I've just moved from Colorado to Virginia. My old studio was in a basement. My new studio is on an upper floor with dappled sunlight filtered through leafy trees. In our backyard woods, the regular visitors are a young inquisitive deer who stops to graze, a fox who frequently passes through, a white-pawed squirrel who is always alert for the fox, blue-tailed skinks who skitter across the window sills, and a pair of Carolina wrens who enchant me with the posturing of turned-up tails, rusty bodies, long downward curved beaks, and white lines above their eyes. Nearby are marshes teeming with shorebirds and ospreys, punctuated by the calls of the bull frogs. And here was a bull frog who posed for my camera.
After a gap of many months, look for new works on my website in a few weeks time.Comment on or Share this Article →
Each year I make a calendar and each year I make a resolution.
Last year, my New Year's Resolution was to paint every day. That certainly did not happen. I have switched recently from mostly watercolors to mostly oil paintings. Considering that we often travel up to six months a year, I can only bring along my painting gear on road trips, not airplanes. And often there is hardly time to sketch. In Peru for a month, we took long birding treks during daylight with only candle light and flashlights after dark. So my resolution never stood a chance. Another flaw was that "every day" clause. Once you miss one day, you're done!
I began creating the calendars after a wondrous three week safari to Kenya. With Photoshop, I added children and grandchildren to the wildlife photos--Mike with his arm around a lion's mane, Charlotte riding a giraffe, Kenna and Sedge on their tricycles next to a rhinocerous. In years that followed I made photo calendars of Yellowstone (bison, wolves, marmots), of Vietnam and Thailand (water monitors, elephant artists), of Borneo (orangutans and hornbills), and of Polynesia (stingrays and seaturtles). For 2013, I selected the best of my photos from remote Amazonian and cloudforest regions of Peru (hummingbirds, macaws, toucans and tapirs).
So it is time again for a new resolution. After last year's failure, I tried to compose a more acheivable goal for 2013. And it it took me all this week for an idea to hatch that seemed just right.
In 2013 I resolve to complete 12 paintings that are worthy of publication in my 2014 calendar. There are always a handful of paintings I might use, but never enough. I fall back on my photos instead, year after year. As the year goes by I can measure whether I am on track, as I need to complete an average of one per month. Yet if I fall behind, all is not lost. Wish me luck!Comment on or Share this Article →
This past weekend I attended the opening day of Jakuchu’s “Colorful Realm of Living Beings”. All thirty of his silk scroll masterpieces are on display together at the National Gallery of Art for the first time ever outside of Japan. They are on loan for just one month during the Cherry Blossom Festival in honor of the 100th anniversary of the cherry trees given to our country by Japan in 1912. This is only the second time in over 100 years that all the scrolls have been displayed with their centerpiece, a triptych of the Buddha Sakyamuni from the Zen monastery Shokokuji in Kyoto. As property of the Imperial Household, this is likely the only chance any of us will have to see them in person in our lifetimes. So if you live near Washington DC or have any leeway to visit the city, please consider taking the time to see this show before it closes April 29th. By the way, the National Gallery of Art has free admission and tickets are not required.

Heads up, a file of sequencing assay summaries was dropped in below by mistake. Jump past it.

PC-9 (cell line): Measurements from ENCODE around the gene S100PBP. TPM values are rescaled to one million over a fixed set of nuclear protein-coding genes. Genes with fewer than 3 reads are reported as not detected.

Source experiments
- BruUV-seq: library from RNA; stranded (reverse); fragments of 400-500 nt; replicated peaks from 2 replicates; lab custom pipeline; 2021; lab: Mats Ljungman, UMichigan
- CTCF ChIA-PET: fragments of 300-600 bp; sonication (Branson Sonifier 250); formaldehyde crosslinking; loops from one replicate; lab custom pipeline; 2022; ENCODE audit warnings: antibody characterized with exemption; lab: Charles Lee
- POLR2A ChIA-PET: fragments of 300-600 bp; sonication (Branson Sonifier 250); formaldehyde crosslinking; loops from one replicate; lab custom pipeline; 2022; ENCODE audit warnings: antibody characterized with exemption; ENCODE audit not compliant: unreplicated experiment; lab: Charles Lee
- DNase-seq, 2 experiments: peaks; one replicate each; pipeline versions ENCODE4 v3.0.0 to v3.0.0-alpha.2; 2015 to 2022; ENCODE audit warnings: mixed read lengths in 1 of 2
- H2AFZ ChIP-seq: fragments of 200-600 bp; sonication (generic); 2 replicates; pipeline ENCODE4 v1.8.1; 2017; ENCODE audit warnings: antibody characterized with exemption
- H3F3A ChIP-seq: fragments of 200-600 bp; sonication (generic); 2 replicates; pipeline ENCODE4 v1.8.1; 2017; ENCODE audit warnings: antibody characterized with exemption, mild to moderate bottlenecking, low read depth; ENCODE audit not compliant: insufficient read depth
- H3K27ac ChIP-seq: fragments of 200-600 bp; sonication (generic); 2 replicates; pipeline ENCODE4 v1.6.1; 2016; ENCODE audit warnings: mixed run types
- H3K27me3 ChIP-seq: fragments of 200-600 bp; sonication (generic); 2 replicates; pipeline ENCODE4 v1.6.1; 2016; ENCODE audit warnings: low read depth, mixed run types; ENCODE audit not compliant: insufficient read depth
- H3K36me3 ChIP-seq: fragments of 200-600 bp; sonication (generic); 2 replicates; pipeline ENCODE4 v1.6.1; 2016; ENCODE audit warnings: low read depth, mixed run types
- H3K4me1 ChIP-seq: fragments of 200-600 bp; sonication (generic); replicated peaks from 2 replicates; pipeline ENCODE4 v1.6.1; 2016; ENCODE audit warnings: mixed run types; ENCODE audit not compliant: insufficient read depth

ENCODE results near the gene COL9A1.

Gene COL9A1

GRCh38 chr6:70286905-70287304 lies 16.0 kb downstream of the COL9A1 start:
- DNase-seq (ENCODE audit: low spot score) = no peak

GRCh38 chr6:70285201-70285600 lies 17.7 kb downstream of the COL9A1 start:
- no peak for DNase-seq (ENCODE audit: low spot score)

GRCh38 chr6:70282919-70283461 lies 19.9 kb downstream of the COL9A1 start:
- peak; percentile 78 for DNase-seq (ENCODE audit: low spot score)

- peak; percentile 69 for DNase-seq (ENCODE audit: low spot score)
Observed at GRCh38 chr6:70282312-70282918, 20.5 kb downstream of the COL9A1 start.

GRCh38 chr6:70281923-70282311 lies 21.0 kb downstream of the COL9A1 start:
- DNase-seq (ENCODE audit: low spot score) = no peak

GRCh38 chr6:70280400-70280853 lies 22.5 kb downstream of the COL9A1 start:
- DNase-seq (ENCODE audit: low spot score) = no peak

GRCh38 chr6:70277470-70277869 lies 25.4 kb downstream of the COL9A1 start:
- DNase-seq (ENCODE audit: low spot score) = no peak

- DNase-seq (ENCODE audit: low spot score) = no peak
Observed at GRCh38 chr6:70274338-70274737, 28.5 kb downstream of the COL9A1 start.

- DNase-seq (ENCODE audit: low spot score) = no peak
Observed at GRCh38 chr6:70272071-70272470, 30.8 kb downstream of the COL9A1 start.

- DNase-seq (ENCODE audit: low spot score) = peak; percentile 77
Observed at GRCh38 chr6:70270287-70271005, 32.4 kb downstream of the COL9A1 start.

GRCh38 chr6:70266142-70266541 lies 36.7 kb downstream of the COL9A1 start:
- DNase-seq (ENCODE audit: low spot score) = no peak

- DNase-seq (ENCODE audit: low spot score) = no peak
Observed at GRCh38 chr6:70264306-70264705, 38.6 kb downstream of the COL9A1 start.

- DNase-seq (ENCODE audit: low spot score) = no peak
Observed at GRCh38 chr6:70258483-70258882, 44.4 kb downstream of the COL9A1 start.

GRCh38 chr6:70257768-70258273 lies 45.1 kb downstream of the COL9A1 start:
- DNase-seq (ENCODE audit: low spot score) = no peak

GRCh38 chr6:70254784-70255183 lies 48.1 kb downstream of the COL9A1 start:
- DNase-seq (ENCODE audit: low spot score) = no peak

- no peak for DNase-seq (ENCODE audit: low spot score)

Jakuchu’s exquisite paintings celebrate the Buddhist belief that all living things have spirituality. His work is considered the greatest achievement in the history of Japanese nature painting. His finely detailed renderings of birds--from chickens to mandarin ducks to cockatoos--are more striking than Audubon’s. His 30 scrolls also include shellfish, insects, frogs, tadpoles, and fish, artfully arranged amid appropriate foliage and flowers. He celebrates the varying patterns of plumage and delights in the details and variations found in nature.
The paintings have recently gone through a six-year restoration project to preserve them for future generations. This effort afforded new insights into Jakuchu’s method of working. He uses both organic dyes that seep into the silk fiber and inorganic pigments that sit on top and provide surface texture. He painted large portions of his paintings on the back as well as the front of the silk, achieving subtle variations and illusions of depth. The scrolls have three layers of backing material behind the silk painting. Jakuchu’s use of dark ink on the layer immediately behind the fine silk creates a dramatic luminous quality that enlivens the images.
The National Gallery’s exhibition space has the triptych at one end, and the 30 nature scrolls lining each side of the gallery, just as Jakuchu envisioned their display. The impact is dazzling. And the artistry down to the finest detail is enthralling. The exhibition closes April 29th. Don’t miss it.Comment on or Share this Article →